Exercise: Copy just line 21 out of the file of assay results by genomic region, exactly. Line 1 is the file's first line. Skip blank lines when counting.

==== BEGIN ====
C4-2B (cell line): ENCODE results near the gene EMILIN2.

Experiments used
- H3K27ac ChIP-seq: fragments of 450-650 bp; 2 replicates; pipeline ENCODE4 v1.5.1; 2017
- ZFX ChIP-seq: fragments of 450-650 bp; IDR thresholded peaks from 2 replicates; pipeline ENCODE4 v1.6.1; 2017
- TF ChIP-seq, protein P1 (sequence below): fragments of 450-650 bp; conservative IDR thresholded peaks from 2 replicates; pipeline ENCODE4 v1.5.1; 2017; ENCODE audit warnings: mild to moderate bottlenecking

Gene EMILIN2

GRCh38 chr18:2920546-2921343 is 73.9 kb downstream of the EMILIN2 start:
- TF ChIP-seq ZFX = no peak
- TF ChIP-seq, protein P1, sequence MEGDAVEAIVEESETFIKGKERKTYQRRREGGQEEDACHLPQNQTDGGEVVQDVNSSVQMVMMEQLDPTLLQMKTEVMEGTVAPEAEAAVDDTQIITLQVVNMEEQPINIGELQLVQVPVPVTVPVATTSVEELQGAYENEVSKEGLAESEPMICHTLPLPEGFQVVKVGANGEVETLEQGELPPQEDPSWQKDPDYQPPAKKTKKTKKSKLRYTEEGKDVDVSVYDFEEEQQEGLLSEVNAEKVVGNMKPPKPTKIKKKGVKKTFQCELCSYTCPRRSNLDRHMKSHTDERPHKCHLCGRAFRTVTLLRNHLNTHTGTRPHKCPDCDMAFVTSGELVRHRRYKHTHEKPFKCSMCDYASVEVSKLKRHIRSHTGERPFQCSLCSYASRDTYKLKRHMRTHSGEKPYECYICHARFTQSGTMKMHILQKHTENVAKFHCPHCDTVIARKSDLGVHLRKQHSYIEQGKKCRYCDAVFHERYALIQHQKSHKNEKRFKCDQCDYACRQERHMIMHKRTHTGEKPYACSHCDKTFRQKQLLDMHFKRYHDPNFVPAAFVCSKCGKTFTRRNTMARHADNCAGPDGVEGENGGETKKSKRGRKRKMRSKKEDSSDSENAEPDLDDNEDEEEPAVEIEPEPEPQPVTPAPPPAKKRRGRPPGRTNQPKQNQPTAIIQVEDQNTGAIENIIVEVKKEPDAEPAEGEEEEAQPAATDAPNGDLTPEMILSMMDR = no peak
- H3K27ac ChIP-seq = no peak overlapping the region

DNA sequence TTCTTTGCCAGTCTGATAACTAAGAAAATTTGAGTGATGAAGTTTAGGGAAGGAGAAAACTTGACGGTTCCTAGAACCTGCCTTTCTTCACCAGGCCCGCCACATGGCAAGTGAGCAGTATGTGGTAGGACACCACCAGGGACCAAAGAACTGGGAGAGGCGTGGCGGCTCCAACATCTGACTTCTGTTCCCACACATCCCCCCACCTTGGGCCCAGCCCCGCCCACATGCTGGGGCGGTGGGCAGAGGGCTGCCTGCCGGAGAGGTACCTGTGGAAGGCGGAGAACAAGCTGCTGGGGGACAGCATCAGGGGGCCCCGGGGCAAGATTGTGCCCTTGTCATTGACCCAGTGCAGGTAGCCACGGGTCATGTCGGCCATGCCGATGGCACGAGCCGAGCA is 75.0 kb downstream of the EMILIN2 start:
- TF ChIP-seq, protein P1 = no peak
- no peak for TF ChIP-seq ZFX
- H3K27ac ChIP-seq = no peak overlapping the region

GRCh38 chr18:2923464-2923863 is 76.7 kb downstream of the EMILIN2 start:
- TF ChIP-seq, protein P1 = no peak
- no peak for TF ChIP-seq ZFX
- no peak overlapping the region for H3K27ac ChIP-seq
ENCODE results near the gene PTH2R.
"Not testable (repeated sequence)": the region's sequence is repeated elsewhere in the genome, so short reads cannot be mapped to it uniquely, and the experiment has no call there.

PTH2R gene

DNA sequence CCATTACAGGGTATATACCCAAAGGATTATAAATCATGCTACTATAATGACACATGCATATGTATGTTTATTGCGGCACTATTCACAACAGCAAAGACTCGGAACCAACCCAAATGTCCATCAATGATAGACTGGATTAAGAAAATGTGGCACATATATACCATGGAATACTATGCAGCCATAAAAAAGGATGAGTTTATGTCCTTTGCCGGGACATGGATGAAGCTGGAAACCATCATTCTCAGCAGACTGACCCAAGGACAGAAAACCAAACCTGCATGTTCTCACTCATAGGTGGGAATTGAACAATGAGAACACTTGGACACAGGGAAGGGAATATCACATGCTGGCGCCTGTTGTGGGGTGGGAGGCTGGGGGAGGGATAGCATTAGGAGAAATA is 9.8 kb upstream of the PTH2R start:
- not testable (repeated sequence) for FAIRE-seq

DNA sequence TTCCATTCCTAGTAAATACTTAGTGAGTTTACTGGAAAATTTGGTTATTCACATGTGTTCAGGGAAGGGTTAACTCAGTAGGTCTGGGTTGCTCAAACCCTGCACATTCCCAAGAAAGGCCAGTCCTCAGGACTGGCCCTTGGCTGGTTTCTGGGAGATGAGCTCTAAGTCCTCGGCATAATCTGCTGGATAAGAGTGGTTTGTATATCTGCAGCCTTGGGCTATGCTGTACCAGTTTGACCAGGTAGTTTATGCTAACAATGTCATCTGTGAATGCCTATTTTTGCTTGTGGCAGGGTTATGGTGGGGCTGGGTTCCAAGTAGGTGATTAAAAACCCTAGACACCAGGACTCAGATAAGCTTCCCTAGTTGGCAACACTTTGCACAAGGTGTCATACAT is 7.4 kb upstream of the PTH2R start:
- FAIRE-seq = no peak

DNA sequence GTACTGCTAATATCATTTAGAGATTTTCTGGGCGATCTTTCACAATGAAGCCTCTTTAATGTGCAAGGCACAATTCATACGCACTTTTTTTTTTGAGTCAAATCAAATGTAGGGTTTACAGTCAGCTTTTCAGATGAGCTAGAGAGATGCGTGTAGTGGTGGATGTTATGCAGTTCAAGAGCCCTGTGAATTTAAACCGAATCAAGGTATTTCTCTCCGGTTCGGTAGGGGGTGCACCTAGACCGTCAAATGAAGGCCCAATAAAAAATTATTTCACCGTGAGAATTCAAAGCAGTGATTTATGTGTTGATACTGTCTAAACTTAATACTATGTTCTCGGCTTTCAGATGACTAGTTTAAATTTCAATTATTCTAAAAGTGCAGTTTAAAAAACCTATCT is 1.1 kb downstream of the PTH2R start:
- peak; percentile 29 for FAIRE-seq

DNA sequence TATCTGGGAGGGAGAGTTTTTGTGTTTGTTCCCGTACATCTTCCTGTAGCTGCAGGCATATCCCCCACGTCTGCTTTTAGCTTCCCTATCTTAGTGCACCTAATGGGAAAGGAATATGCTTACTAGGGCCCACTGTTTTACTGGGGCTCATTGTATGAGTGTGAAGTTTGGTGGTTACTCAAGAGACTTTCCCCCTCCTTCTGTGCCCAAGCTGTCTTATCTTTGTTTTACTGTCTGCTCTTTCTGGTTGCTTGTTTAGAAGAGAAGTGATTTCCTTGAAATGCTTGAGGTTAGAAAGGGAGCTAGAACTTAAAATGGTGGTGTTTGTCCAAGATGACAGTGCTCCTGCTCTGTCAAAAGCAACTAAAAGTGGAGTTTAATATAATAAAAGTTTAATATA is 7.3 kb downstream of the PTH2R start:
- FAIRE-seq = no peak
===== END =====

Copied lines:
PTH2R gene